Formal constructs melt into freer passages, sometimes to return, sometimes not. The collective White Rocket traverses the notated and improvised on its ambitious eponymous debut. Trumpeter Jacob Wick met pianist Greg Felton and drummer Sean Carpio at the Banff Centre for Jazz and Creative Music; their easy affinity permeates the performances. With atypical instrumentation, the musicians create a unique sound of imaginative breadth and, as a true cooperative; each comfortably alternates between lead and support.
On the opening "Mutatis Mutandis," Wick takes flight first over an oblique piano harmony that emerges from the thorny head. Felton pounds and Carpio bashes, heightening the intensity before abruptly stopping for a subdued drum fade. Felton's "His Story" boasts a quirky, staccato theme that the pianist maintains as he solos. Repeating rhythmic phrases form the foundation for several pieces, with the musicians modulating and improvising off them to avoid stasis. A minimal piano starts "Symptoms," the trumpet joining for a cyclic patter that blossoms into a fuller dramatic arc, with angular piano runs and plaintive brass wails.
Piano filigree punctuates the regal trumpet theme of "Lonely Toad," offering contrast to the rhythmic compositions. The mournful narrative of "The Fisherman's Song" finds Wick unaccompanied for about three minutes, varying his timbre with blats, buzzing and slurred notes, as the piano and drums subtly enter. The trumpeter is by turns breathy and blaring over the percussive piano of "Recent Events," a tune that shows the musicians' sense of humor with a stop-time "CD-skipping" transition. Absent a bassist, Felton often covers the low end with bass-like lines, as on "Hone" and the epic "Susan Styra." Wick mirrors the latter's staggering piano line and the piece wends to a concluding earthy drum feature, Carpio alluding to the form as he fills.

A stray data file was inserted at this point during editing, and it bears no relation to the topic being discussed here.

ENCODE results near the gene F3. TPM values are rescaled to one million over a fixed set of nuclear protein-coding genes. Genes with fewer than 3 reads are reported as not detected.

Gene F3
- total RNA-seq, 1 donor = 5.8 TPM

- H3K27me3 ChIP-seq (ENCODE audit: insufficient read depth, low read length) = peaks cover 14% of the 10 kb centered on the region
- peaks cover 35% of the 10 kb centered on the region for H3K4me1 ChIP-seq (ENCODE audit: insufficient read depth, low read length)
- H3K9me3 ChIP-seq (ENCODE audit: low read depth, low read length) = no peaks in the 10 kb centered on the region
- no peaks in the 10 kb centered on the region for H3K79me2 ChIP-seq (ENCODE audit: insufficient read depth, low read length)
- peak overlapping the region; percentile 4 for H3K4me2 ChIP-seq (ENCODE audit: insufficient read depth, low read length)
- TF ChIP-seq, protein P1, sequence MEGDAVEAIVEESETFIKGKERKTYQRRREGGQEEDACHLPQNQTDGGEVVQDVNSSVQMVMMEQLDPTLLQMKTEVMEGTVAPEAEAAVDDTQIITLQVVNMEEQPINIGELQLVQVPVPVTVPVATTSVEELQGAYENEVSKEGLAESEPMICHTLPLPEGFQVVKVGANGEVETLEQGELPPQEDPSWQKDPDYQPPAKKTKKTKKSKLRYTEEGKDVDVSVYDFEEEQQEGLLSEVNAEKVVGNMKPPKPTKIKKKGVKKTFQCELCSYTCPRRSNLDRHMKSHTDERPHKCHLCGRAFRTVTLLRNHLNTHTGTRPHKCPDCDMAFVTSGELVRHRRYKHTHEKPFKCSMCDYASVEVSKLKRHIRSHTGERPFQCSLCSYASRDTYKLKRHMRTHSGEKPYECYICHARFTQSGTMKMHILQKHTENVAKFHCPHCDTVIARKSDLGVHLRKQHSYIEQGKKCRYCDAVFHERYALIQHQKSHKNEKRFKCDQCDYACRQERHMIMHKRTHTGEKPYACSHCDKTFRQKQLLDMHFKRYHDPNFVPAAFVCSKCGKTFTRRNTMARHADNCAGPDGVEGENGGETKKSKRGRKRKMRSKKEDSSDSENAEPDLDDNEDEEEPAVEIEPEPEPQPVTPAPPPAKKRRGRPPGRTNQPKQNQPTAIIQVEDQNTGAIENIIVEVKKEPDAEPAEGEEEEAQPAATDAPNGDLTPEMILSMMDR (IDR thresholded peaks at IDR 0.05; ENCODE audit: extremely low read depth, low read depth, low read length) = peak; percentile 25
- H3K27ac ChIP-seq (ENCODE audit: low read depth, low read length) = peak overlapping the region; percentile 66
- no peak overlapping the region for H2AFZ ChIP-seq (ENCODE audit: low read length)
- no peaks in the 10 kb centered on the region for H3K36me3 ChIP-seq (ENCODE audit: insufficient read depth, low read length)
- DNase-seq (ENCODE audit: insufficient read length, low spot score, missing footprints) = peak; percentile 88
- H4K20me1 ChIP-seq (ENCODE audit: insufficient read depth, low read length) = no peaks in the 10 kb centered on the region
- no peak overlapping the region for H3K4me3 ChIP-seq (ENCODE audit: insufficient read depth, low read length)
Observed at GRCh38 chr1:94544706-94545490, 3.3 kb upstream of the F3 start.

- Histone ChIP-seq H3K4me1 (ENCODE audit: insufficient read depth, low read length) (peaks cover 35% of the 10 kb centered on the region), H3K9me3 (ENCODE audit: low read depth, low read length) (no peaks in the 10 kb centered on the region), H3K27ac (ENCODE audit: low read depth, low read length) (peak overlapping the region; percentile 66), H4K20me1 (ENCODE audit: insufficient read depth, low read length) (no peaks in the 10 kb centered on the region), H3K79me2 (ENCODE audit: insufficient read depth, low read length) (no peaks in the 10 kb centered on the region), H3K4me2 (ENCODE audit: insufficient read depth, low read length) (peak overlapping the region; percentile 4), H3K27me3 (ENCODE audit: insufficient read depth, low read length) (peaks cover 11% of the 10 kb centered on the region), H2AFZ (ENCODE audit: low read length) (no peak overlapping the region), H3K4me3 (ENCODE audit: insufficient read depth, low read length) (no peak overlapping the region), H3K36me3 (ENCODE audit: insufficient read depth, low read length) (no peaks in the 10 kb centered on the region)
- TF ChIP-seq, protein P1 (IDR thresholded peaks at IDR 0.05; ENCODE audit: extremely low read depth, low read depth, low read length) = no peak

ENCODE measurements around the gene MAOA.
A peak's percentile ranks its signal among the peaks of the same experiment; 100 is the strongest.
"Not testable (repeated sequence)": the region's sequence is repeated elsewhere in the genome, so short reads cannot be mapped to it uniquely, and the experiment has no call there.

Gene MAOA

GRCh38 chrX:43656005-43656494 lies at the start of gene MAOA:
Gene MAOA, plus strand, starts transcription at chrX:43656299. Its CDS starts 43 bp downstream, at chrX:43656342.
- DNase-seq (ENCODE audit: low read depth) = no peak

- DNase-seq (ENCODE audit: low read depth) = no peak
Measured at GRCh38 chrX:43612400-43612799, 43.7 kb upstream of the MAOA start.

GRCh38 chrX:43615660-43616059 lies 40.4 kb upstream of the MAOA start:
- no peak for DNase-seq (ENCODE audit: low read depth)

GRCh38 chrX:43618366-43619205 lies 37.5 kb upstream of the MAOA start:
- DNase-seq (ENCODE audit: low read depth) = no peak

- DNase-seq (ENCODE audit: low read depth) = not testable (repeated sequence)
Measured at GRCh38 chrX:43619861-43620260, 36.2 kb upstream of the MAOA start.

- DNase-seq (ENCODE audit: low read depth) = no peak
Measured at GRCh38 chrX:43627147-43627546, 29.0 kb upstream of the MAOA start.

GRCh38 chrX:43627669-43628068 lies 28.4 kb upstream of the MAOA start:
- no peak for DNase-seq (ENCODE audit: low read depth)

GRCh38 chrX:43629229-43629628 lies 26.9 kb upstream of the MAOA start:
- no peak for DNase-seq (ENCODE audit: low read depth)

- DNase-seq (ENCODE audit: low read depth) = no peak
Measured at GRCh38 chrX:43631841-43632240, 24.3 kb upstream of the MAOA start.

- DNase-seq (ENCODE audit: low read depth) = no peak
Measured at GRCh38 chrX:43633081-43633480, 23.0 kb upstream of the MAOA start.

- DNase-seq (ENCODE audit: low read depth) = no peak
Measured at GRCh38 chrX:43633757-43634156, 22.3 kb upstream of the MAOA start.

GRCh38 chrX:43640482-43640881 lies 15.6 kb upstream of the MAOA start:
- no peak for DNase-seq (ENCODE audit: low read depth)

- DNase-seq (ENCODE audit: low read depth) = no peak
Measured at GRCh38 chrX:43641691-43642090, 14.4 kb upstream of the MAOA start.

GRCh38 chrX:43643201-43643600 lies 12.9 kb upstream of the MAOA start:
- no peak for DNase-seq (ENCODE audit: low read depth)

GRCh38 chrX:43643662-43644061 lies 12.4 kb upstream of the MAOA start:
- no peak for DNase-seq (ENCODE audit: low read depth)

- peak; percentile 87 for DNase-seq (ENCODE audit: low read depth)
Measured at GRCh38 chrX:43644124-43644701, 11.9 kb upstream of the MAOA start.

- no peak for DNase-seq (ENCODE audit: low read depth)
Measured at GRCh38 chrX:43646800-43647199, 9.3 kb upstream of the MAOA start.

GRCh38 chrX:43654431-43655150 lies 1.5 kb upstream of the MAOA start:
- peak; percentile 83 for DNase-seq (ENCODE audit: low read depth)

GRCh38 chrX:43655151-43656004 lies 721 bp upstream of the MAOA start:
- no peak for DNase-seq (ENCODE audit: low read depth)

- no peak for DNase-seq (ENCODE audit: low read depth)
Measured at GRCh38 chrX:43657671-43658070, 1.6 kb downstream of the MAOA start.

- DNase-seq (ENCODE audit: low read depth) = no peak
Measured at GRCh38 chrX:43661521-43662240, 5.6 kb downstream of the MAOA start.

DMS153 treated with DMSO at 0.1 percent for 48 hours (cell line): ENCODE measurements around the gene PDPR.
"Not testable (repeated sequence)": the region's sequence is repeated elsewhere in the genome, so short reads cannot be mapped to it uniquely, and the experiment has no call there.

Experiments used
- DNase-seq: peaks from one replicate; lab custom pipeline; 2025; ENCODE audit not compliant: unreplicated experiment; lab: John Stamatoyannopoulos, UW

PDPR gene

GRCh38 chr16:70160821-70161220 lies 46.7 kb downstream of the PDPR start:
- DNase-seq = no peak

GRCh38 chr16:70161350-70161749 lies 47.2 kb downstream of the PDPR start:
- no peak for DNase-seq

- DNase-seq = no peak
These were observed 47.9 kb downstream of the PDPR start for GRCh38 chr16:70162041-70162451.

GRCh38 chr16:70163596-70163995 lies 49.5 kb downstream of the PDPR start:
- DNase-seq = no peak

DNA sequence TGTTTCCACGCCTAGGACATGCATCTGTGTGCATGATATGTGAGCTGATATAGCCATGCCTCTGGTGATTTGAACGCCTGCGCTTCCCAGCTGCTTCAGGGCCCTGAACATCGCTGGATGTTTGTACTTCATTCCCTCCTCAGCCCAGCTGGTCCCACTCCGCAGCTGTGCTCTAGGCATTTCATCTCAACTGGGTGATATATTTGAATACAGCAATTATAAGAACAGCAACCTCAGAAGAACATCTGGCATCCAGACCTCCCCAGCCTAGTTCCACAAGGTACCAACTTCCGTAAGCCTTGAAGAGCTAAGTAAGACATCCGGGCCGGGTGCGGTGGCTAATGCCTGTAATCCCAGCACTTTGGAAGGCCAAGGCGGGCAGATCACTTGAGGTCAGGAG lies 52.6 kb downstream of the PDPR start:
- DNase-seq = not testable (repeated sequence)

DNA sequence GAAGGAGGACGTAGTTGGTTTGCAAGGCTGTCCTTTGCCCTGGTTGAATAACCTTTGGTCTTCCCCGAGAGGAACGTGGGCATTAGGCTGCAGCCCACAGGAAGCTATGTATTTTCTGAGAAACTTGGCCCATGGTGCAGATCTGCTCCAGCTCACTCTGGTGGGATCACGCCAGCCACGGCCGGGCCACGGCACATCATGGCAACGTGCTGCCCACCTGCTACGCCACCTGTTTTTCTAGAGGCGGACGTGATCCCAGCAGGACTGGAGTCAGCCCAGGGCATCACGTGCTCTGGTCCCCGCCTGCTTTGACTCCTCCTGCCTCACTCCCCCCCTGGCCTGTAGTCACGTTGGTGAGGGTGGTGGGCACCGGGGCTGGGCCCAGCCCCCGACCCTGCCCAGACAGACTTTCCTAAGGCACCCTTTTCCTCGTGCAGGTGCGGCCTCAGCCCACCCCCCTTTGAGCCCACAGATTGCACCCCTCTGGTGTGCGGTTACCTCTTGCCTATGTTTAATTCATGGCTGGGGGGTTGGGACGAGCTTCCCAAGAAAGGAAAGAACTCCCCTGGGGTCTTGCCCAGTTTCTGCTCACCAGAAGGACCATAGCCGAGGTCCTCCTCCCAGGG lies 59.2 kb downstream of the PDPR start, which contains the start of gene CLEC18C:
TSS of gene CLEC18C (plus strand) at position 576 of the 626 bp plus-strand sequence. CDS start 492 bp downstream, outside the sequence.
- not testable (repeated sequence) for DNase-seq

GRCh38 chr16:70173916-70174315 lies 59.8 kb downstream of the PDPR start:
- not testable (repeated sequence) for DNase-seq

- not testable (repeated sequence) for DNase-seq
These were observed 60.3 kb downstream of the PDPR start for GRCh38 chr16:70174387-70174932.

Track Listing: Mutatis Mutandis; His Story; Recent Events; Hone; Lonely Toad; Susan Styra; Symptoms; Sung Once; The Fisherman
Personnel: Greg Felton: piano; Sean Carpio: drums; Jacob Wick: trumpet.
I love jazz because it is the only existing music style which let you
I was first exposed to jazz by Gunther Hampel in Hamburg, around 1972.
I met Ornette Coleman, Butch Morris, Karl Berger, Michel Camilo, a.o.
The best show I ever attended was Salif Keita at the Blue Note in
The first jazz record I bought was the Tony Scott and Hozan Yamamoto
My advice to new listeners: when you listen to my music, please be a
part of it.